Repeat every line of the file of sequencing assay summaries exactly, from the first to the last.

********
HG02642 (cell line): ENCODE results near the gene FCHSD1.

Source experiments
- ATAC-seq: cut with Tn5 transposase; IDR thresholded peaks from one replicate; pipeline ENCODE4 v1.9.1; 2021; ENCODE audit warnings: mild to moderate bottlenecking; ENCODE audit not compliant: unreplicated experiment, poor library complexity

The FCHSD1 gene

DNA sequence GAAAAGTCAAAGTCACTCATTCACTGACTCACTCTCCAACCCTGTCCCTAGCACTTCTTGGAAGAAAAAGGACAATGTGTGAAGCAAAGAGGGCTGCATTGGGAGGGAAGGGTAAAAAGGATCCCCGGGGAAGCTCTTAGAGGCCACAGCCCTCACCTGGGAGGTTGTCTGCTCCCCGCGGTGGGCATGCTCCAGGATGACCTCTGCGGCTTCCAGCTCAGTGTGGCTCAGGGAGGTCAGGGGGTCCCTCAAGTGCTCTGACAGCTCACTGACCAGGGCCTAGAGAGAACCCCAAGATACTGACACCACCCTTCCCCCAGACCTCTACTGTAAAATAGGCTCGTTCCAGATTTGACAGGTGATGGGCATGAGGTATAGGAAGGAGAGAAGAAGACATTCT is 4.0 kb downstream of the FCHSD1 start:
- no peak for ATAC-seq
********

HG02642 (cell line): ENCODE results near the gene FCHSD1.

Source experiments
- ATAC-seq: cut with Tn5 transposase; IDR thresholded peaks from one replicate; pipeline ENCODE4 v1.9.1; 2021; ENCODE audit warnings: mild to moderate bottlenecking; ENCODE audit not compliant: unreplicated experiment, poor library complexity

The FCHSD1 gene

DNA sequence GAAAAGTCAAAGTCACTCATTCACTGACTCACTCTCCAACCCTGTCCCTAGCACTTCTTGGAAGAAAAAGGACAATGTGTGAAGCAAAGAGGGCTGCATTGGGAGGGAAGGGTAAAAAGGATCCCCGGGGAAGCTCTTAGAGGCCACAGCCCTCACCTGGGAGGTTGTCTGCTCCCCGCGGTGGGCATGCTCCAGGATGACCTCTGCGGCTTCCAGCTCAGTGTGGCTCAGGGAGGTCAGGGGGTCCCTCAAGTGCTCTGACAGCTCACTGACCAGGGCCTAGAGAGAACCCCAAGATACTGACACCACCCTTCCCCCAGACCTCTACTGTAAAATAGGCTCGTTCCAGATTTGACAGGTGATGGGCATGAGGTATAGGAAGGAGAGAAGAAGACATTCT is 4.0 kb downstream of the FCHSD1 start:
- no peak for ATAC-seq